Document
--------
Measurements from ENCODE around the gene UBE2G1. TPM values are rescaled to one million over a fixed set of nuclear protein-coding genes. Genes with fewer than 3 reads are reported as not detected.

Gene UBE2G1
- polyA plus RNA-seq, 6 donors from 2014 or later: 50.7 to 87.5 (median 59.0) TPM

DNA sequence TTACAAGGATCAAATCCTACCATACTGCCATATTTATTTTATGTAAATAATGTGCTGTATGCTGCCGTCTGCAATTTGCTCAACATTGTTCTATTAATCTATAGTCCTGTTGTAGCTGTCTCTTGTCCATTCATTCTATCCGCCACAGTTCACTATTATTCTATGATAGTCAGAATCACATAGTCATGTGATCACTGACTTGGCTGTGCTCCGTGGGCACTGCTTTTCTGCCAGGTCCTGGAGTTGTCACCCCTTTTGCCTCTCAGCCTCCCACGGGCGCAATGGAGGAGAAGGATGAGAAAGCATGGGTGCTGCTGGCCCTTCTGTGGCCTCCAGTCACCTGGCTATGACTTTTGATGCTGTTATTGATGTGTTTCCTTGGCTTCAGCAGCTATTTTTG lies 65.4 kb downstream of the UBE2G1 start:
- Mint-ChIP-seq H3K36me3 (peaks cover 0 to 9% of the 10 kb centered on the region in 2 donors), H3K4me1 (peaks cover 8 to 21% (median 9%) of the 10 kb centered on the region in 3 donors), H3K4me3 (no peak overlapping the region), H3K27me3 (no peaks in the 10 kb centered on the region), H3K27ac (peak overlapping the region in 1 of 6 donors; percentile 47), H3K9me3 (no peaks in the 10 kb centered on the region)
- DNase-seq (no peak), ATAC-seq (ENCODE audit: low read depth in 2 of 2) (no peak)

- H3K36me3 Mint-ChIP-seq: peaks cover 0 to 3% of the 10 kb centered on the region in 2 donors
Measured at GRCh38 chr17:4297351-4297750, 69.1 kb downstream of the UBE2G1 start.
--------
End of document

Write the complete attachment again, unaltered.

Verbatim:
Measurements from ENCODE around the gene UBE2G1. TPM values are rescaled to one million over a fixed set of nuclear protein-coding genes. Genes with fewer than 3 reads are reported as not detected.

Gene UBE2G1
- polyA plus RNA-seq, 6 donors from 2014 or later: 50.7 to 87.5 (median 59.0) TPM

DNA sequence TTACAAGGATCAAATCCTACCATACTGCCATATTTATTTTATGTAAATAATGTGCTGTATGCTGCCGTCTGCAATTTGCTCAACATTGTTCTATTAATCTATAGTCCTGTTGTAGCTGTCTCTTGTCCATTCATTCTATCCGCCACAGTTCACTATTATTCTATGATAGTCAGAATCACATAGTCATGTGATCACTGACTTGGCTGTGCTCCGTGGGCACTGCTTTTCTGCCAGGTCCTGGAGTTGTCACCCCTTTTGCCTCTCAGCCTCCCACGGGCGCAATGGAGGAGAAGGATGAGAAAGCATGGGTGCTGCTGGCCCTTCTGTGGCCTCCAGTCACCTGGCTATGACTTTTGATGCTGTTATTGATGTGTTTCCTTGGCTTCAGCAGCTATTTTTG lies 65.4 kb downstream of the UBE2G1 start:
- Mint-ChIP-seq H3K36me3 (peaks cover 0 to 9% of the 10 kb centered on the region in 2 donors), H3K4me1 (peaks cover 8 to 21% (median 9%) of the 10 kb centered on the region in 3 donors), H3K4me3 (no peak overlapping the region), H3K27me3 (no peaks in the 10 kb centered on the region), H3K27ac (peak overlapping the region in 1 of 6 donors; percentile 47), H3K9me3 (no peaks in the 10 kb centered on the region)
- DNase-seq (no peak), ATAC-seq (ENCODE audit: low read depth in 2 of 2) (no peak)

- H3K36me3 Mint-ChIP-seq: peaks cover 0 to 3% of the 10 kb centered on the region in 2 donors
Measured at GRCh38 chr17:4297351-4297750, 69.1 kb downstream of the UBE2G1 start.